Here’s how a tweet went from inspiration to an opinion article… which served as inspiration for a viral social post, and ended up in an article again.
We’ve worked with our client Nexer Digital, the human-centred research, design, and development company for almost 10 years. In that time, we’ve done all sorts of creative PR campaigns, thought leadership and press office work, including working with their fantastic usability and accessibility consultant, Molly Watt.
As part of our regular comment, opinion and reactive newsjacking workstream, last month, we pitched in commentary to the media about the need for accessible social media content, off the back of Molly’s impassioned tweet.
In her experience, over the past few years, some brands’ social media content has gotten a bit silly – strings of emojis, gifs, memes etc. It seems many brands have abandoned their original tone of voice for the ‘tone du jour’. They might now be down with the kids but there’s a chance they are overlooking their target audience.
When you consider one in five people in the UK has reported a disability or access need, ranging from those that use reading glasses to those who are registered blind, inconsiderate content could be excluding a fifth of your potential audience. Inaccessible communications via owned media can result in potential customers becoming alienated and unable to follow their favourite brands’ messages.
What we did
We created a synopsis summing up Molly’s observations and some constructive ways to create inclusive content and began pitching it into top-tier media. Particularly the marketing and public relations trade media. The agencies and in-house staff of these industries often create and control the social media output of many of the world’s biggest brands. We wanted to speak to them directly.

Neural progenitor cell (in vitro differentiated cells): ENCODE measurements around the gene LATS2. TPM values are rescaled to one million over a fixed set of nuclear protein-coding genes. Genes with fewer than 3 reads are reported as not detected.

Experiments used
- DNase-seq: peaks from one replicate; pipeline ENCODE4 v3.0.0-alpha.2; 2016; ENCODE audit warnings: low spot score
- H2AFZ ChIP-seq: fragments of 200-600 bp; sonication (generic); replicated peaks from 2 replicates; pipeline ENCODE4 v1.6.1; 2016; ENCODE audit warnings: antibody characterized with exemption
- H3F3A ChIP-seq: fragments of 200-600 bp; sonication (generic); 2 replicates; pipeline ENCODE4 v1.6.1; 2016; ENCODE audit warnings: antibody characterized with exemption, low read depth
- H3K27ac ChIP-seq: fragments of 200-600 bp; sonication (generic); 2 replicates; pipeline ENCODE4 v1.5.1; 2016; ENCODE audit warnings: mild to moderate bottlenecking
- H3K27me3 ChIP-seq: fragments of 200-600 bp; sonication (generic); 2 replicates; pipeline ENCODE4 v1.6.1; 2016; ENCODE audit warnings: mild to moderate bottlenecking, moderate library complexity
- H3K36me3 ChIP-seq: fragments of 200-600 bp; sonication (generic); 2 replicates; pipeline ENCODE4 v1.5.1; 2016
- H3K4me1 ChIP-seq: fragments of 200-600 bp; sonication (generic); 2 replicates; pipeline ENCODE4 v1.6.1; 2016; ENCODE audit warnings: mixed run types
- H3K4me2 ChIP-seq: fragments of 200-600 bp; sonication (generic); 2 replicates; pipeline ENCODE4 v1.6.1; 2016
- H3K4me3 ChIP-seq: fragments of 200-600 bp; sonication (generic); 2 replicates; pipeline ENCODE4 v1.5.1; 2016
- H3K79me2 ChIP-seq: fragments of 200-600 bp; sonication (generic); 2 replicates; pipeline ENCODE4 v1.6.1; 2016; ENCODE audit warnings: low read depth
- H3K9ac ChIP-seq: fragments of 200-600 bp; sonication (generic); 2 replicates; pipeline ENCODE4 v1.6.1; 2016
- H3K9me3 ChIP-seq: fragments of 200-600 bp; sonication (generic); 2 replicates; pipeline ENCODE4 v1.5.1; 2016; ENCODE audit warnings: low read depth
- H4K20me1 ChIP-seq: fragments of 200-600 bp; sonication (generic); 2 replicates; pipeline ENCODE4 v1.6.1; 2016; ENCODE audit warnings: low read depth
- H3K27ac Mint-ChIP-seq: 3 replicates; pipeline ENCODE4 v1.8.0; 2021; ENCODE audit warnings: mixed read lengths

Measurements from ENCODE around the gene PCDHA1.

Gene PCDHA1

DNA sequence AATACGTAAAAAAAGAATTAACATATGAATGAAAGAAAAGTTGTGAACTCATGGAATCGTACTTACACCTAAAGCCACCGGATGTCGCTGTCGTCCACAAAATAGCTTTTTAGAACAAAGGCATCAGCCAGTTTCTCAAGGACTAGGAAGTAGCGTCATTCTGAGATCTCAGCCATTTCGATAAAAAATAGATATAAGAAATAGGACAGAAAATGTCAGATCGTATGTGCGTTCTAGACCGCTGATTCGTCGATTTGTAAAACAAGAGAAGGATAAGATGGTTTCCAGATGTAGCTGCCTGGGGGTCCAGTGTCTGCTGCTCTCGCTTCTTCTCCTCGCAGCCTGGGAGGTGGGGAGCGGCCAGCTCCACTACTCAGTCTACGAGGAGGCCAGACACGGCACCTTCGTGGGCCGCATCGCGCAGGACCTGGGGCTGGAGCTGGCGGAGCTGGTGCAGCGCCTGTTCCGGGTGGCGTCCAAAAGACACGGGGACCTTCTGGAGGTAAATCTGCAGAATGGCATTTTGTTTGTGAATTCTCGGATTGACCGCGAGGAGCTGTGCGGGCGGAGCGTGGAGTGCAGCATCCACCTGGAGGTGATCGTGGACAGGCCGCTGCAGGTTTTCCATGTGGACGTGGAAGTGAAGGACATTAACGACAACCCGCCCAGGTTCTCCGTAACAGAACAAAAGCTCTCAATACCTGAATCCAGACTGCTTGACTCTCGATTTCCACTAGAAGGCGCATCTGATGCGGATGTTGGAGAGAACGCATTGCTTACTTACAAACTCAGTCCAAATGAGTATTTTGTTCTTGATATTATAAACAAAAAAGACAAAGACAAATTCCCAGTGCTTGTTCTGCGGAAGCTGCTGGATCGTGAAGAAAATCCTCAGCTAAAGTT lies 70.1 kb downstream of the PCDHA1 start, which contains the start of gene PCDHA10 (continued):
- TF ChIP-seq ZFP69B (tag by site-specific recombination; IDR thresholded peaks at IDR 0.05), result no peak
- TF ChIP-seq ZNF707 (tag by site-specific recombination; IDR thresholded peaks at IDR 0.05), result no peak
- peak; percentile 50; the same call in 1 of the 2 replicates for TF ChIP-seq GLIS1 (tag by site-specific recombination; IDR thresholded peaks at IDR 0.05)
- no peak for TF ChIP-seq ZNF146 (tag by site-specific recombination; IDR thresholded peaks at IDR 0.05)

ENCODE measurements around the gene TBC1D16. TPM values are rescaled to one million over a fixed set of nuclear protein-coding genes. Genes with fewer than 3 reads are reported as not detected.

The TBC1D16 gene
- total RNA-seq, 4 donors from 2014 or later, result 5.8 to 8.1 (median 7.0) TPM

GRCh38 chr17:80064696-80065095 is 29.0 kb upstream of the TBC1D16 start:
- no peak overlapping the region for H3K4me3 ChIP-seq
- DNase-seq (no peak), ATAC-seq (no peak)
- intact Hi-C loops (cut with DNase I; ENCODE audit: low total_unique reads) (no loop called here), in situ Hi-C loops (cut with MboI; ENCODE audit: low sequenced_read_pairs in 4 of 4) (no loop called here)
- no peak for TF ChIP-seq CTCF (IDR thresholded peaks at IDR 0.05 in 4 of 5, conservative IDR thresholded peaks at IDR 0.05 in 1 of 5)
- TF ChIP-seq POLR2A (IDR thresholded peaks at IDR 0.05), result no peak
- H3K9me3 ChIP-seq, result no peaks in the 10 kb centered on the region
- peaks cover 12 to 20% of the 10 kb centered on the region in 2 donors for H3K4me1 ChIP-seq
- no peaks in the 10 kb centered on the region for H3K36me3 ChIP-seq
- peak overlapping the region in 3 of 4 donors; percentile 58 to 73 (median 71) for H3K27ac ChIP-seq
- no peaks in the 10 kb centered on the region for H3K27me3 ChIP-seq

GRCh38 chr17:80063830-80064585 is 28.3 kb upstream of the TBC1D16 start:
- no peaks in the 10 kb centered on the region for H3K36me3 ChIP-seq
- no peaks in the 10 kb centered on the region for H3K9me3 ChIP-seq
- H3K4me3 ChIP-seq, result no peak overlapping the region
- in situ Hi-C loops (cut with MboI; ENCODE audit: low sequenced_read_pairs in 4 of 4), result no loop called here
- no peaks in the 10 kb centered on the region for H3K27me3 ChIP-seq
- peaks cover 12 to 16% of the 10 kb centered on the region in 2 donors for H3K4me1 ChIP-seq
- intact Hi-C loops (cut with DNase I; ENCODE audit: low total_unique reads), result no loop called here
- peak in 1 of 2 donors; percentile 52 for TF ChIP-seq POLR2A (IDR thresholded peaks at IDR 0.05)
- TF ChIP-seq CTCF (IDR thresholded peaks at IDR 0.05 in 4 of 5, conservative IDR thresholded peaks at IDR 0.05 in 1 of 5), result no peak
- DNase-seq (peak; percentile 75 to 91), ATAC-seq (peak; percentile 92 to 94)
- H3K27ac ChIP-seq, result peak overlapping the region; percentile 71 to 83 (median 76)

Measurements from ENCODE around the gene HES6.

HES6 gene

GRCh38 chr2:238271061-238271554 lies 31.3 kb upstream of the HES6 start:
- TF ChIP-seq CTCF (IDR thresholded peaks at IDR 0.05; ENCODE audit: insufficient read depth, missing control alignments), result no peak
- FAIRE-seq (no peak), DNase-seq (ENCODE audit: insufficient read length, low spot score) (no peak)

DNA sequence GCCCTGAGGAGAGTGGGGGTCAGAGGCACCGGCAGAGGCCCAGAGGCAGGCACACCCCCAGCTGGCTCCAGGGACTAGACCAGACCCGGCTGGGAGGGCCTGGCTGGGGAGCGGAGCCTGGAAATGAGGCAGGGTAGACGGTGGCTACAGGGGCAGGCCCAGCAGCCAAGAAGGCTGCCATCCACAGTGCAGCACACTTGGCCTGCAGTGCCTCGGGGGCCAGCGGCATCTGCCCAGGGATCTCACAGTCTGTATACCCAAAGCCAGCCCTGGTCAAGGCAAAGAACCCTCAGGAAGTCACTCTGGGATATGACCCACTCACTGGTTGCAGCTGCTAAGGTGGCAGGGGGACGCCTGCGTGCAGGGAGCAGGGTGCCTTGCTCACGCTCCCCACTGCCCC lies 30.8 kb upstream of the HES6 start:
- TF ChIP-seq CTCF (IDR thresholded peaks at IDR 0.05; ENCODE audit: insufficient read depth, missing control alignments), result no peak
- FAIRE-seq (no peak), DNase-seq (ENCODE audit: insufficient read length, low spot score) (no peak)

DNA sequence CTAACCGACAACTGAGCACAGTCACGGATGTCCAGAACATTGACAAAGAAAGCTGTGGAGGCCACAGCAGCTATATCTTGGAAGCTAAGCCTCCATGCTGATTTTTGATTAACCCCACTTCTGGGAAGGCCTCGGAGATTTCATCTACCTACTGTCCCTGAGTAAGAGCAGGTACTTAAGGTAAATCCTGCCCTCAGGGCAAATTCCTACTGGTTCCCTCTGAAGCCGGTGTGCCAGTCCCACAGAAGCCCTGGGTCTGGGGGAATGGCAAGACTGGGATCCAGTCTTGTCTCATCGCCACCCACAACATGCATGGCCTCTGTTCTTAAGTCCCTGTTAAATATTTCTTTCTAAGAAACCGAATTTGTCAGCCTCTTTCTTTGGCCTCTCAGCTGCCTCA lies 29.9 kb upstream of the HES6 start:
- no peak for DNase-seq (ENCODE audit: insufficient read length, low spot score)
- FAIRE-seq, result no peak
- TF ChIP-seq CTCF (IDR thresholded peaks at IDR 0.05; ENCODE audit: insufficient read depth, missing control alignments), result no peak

Within days we had secured, drafted and placed some cutting comments from Molly to Campaign Magazine and PR Week urging marketers to mind their emojis, consider their tone, and make use of the accessibility tools now available on most social media platforms. We went global – it even reached Campaign Asia.
Coverage secured, we shared it with Molly and the rest of the Nexer Digital team and patted ourselves on the back. We had spread the message, met our objectives of positioning Nexer as an expert on digital inclusion, and made Molly’s tweet into a moving media plea.
Job done, right? No, wait!
The exciting bit
Inspiration by osmosis or a very happy coincidence?
Shortly after we spotted an accessible tweet in the wild. Specsavers and its social team had done the very thing we’d been talking about – created a meme. But wait a minute, this one used the accessibility tools correctly. In fact, it used the alt-text function as an exact demonstration of social media content best practice. And, what’s more, the post had gone viral. Hundreds of supportive comments and interactions congratulating the optician on raising awareness of digital accessibility.
Could it so be that the studious Specsavers marketing and social media team had seen our marketing trade coverage and acted on it? They are, after all, well-placed as the country’s leading opticians, to share sound advice on sight-related topics.
Wishful. Farfetched. Coincidence?
If my inkling is correct, this is a great example of powerful thought leadership being placed in the right publications, in front of the right target audience and influencing action. A relief – PR works.
Through our B2B/ corporate PR work we have inspired a consumer brand to take action in its own marketing achieving the desired outcome.
Thinking strategically, could we have coordinated a brand partnership between Nexer Digital and Specsavers? Perhaps. Could we do it in the future to reach a bigger audience and influence greater change? Maybe.
TL;DR – there’s a high chance our opinion article placed in the trade press was read by the very social media people it was intended for, and they responded within days of it being published.
The power of PR, ey – marvellous.
And now for a meme – a representation of me writing this post. It’s all connected. Connecting the dots one piece of coverage at a time.Posted by